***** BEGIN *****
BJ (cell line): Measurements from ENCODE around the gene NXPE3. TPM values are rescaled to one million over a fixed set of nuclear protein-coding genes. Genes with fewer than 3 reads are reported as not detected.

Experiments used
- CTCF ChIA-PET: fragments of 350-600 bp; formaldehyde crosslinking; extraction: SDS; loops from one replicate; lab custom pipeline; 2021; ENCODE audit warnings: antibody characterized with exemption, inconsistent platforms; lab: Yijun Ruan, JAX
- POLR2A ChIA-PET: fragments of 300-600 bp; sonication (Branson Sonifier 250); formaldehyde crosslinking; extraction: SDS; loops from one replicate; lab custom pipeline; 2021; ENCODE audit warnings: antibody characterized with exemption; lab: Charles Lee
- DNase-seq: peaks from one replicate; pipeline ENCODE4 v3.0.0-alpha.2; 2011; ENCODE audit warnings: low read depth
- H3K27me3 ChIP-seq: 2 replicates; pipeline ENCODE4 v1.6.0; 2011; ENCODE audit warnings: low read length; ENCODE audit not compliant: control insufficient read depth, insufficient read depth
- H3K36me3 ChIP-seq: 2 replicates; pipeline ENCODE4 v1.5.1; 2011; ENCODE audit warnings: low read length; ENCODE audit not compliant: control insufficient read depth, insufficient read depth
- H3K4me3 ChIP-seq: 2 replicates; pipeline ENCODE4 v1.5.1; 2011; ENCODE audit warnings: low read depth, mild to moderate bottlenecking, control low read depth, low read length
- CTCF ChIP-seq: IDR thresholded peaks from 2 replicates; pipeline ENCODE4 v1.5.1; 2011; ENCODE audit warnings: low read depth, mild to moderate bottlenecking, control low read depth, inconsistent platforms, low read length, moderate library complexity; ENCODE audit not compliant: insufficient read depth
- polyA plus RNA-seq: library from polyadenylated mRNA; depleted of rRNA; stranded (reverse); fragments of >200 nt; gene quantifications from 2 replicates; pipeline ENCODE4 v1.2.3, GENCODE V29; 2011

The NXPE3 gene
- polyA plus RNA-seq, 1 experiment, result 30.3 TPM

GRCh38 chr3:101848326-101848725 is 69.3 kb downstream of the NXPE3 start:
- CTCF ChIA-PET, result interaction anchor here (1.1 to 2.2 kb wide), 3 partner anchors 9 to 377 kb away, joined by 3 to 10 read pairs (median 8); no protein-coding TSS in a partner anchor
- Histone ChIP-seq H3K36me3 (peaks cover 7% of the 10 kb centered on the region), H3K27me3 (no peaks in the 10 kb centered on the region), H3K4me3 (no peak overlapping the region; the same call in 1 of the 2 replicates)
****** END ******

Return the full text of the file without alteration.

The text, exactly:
BJ (cell line): Measurements from ENCODE around the gene NXPE3. TPM values are rescaled to one million over a fixed set of nuclear protein-coding genes. Genes with fewer than 3 reads are reported as not detected.

Experiments used
- CTCF ChIA-PET: fragments of 350-600 bp; formaldehyde crosslinking; extraction: SDS; loops from one replicate; lab custom pipeline; 2021; ENCODE audit warnings: antibody characterized with exemption, inconsistent platforms; lab: Yijun Ruan, JAX
- POLR2A ChIA-PET: fragments of 300-600 bp; sonication (Branson Sonifier 250); formaldehyde crosslinking; extraction: SDS; loops from one replicate; lab custom pipeline; 2021; ENCODE audit warnings: antibody characterized with exemption; lab: Charles Lee
- DNase-seq: peaks from one replicate; pipeline ENCODE4 v3.0.0-alpha.2; 2011; ENCODE audit warnings: low read depth
- H3K27me3 ChIP-seq: 2 replicates; pipeline ENCODE4 v1.6.0; 2011; ENCODE audit warnings: low read length; ENCODE audit not compliant: control insufficient read depth, insufficient read depth
- H3K36me3 ChIP-seq: 2 replicates; pipeline ENCODE4 v1.5.1; 2011; ENCODE audit warnings: low read length; ENCODE audit not compliant: control insufficient read depth, insufficient read depth
- H3K4me3 ChIP-seq: 2 replicates; pipeline ENCODE4 v1.5.1; 2011; ENCODE audit warnings: low read depth, mild to moderate bottlenecking, control low read depth, low read length
- CTCF ChIP-seq: IDR thresholded peaks from 2 replicates; pipeline ENCODE4 v1.5.1; 2011; ENCODE audit warnings: low read depth, mild to moderate bottlenecking, control low read depth, inconsistent platforms, low read length, moderate library complexity; ENCODE audit not compliant: insufficient read depth
- polyA plus RNA-seq: library from polyadenylated mRNA; depleted of rRNA; stranded (reverse); fragments of >200 nt; gene quantifications from 2 replicates; pipeline ENCODE4 v1.2.3, GENCODE V29; 2011

The NXPE3 gene
- polyA plus RNA-seq, 1 experiment, result 30.3 TPM

GRCh38 chr3:101848326-101848725 is 69.3 kb downstream of the NXPE3 start:
- CTCF ChIA-PET, result interaction anchor here (1.1 to 2.2 kb wide), 3 partner anchors 9 to 377 kb away, joined by 3 to 10 read pairs (median 8); no protein-coding TSS in a partner anchor
- Histone ChIP-seq H3K36me3 (peaks cover 7% of the 10 kb centered on the region), H3K27me3 (no peaks in the 10 kb centered on the region), H3K4me3 (no peak overlapping the region; the same call in 1 of the 2 replicates)